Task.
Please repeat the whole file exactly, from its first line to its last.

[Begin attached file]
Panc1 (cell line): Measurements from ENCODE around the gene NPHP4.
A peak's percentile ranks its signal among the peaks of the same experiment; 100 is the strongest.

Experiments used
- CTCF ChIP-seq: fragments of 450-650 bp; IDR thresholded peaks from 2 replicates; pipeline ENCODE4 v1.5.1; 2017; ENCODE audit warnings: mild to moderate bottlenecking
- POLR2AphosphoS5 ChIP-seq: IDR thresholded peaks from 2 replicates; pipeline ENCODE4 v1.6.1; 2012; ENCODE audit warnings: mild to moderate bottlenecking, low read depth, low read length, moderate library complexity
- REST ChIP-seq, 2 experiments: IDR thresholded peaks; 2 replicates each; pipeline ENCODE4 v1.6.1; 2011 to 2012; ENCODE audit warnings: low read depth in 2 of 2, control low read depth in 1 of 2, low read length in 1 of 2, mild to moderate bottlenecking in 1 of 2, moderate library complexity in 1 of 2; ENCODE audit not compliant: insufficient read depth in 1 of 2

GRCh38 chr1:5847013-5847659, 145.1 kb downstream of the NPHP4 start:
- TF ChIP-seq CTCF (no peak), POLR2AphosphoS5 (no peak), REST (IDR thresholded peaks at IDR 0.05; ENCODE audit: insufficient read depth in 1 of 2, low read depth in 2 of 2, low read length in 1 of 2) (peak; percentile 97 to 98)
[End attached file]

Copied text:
Panc1 (cell line): Measurements from ENCODE around the gene NPHP4.
A peak's percentile ranks its signal among the peaks of the same experiment; 100 is the strongest.

Experiments used
- CTCF ChIP-seq: fragments of 450-650 bp; IDR thresholded peaks from 2 replicates; pipeline ENCODE4 v1.5.1; 2017; ENCODE audit warnings: mild to moderate bottlenecking
- POLR2AphosphoS5 ChIP-seq: IDR thresholded peaks from 2 replicates; pipeline ENCODE4 v1.6.1; 2012; ENCODE audit warnings: mild to moderate bottlenecking, low read depth, low read length, moderate library complexity
- REST ChIP-seq, 2 experiments: IDR thresholded peaks; 2 replicates each; pipeline ENCODE4 v1.6.1; 2011 to 2012; ENCODE audit warnings: low read depth in 2 of 2, control low read depth in 1 of 2, low read length in 1 of 2, mild to moderate bottlenecking in 1 of 2, moderate library complexity in 1 of 2; ENCODE audit not compliant: insufficient read depth in 1 of 2

GRCh38 chr1:5847013-5847659, 145.1 kb downstream of the NPHP4 start:
- TF ChIP-seq CTCF (no peak), POLR2AphosphoS5 (no peak), REST (IDR thresholded peaks at IDR 0.05; ENCODE audit: insufficient read depth in 1 of 2, low read depth in 2 of 2, low read length in 1 of 2) (peak; percentile 97 to 98)